“HARDSHIP” - WHAT DOES IT REALLY MEAN?

By Cora D. Wilson, J.D.
Published in the Spring 2002 edition of the Voice from the Strata-sphere

The question is frequently posed, “When should a strata corporation grant the owner the right to rent a strata lot on grounds of hardship?  A battle typically rages between the strata council which desires to exclude rentals and the owner who believes that he or she is suffering in some way and should have the right to rent.   The strata council refusing to permit an owner to rent on grounds of hardship may face an application in the Supreme Court for an order granting the exemption in any event. 

By way of background, an owner may apply to the strata corporation for an exemption from a rental bylaw on the grounds of hardship pursuant to Section 144 of the Strata Property Act (“SPA”).  The owner must apply, in writing, and state the reason why he or she thinks the exemption should be granted and whether or not the owner requires a hearing.  This provision appears to require a subjective test of hardship (ie. What does the owner think?) as opposed to an objective test (ie. What would a third party reasonable person think?).   Clear cut direction on what documents a strata council may require to support the application is glaringly absent.

Section 144(6) of SPA provides that the strata corporation must not unreasonably refuse to grant the hardship exemption.    So what does this mean?

Strata Council’s frequently ask the question, “Can we ask an owner to provide us with evidence of financial hardship ie. financial statements and other documents to support the allegations.  Many believe that an owner’s financial documents are personal and extremely sensitive.  A recent case appears to point towards a solution.

In Als v. Strata Corp. NW1067 [2002] B.C.J. No. 145, 2002 BCSC 134, Vancouver Registry No. L013649 (B.C.S.C.), J. Burnyeat addressed the issue of hardship.  The owner argued that the grounds to establish hardship were as follows:

  • the assessed value of the strata lot was lower than the amount of the mortgage by approximately 33%
  • the owner’s employer transferred him to another city so accommodation costs were duplicated
  • the owner would suffer a substantial loss if he sold at this time
  • the insurance of the strata lot may be at risk due to prolonged vacancy

The strata council refused the request on grounds that there was insufficient evidence to establish that the inability to rent the strata lot was a financial hardship.  The court agreed.

There was no mention of financial loss or figures given to suggest or prove hardship would be suffered as a result of the move.  The strata lot owner refused to provide a financial statement on grounds that it was “very intrusive”.  The financial information provided indicated that the strata lot owner received an incentive ie. his base rent was paid by the employer.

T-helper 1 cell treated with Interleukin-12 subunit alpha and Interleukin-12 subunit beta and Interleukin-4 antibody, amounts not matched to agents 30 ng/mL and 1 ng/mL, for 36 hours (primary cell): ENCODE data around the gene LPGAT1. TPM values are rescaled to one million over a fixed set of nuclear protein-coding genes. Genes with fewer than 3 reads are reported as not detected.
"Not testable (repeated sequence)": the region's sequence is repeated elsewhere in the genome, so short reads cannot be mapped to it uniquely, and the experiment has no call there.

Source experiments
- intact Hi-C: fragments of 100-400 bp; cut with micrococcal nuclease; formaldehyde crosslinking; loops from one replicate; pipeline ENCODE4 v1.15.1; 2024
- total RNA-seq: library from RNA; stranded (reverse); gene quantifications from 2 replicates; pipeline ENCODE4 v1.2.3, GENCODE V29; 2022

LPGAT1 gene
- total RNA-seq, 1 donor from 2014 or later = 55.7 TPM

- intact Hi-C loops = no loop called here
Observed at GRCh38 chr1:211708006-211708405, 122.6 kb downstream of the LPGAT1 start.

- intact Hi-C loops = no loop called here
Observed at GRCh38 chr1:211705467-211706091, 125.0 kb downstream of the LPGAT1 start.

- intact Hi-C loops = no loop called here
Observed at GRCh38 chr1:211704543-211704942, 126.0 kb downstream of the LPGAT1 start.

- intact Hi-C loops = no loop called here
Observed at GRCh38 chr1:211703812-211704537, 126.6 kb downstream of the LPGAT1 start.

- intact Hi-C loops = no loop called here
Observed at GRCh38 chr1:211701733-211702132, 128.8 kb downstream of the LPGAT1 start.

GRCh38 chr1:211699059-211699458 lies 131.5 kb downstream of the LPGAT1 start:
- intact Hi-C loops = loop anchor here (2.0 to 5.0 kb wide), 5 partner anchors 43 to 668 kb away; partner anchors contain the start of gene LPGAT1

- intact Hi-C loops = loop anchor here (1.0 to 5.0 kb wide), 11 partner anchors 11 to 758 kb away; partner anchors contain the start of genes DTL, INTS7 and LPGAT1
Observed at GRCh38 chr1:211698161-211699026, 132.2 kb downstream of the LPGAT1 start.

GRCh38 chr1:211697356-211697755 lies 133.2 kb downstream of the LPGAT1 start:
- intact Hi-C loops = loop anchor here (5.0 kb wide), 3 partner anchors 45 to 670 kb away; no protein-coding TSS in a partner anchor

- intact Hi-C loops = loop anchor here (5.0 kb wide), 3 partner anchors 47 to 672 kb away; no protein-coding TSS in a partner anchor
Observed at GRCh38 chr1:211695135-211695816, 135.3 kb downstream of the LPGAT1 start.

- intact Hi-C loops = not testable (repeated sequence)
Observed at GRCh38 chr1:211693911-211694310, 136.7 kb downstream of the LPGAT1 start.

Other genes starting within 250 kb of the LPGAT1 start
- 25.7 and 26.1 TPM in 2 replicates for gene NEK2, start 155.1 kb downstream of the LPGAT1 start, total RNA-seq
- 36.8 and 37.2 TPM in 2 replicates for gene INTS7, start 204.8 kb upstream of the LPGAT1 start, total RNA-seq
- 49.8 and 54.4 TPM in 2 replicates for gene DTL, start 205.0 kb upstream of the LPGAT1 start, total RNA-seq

It is worthy of note that legal counsel requested evidence of other hardship applications from the strata council.  The strata council refused this request on grounds of confidentiality.  This is a common occurrence.  The Court did not disagree.

If the strata council is not required to disclose confidential information of owners to other owners, then this gives the owner producing this information some comfort.  However, the question of whether or not this information is compellable by another owner still remains unanswered.  A specific ruling is required from the Court before one may conclude that confidentiality applies.

The following principles emerged out of J. Burnyeat’s review of the case law:

  • the fact that the present sale value of a strata lot exceeded the purchase price of the strata lot was “not relevant”
  • unsuccessful efforts to sell a strata lot at various prices and the devaluation of the Canadian dollar could not be relied upon to establish hardship
  • economic hardship alone is insufficient to establish hardship; however, economic hardship combined with a “leaky condo” is probably “hardship”
  • the question of hardship must be decided based upon the facts of each particular case
  • loss of rental revenue as a result of a new ban on rentals combined with a decrease in resale value constituted financial hardship
  • evidence showing that the strata lot owner may face financial ruin due to debt service constituted hardship
  • inability to sell a strata lot alone is not a sufficient ground to find hardship

Other factors to consider may include:

  • inability to obtain insurance because a unit is not occupied
  • potential prohibitive cost of property management
  • substantial decrease in sale value 
  • the strata lot value making up all or substantially all of an owner’s assets
  • there must be hardship to the owner
  • there must be proof that carrying two properties causes hardship to the owner

a duplicated expense for a rich owner may not cause hardship; however, a duplicated expense for a poor owner may cause hardship

 The Als case suggests that objective documentary evidence to establish financial hardship must be produced by an owner.  The owner may not simply allege that a certain fact exists.  He or she must prove it with adequate evidence.   The statute suggests that the test for hardship may be subjective ie. that particular owner must suffer hardship.  However, hard evidence is required to prove that the hardship exists.  Strata Council members should not hesitate to demand access to documentary evidence, even if it is otherwise confidential or embarrassing to the owner.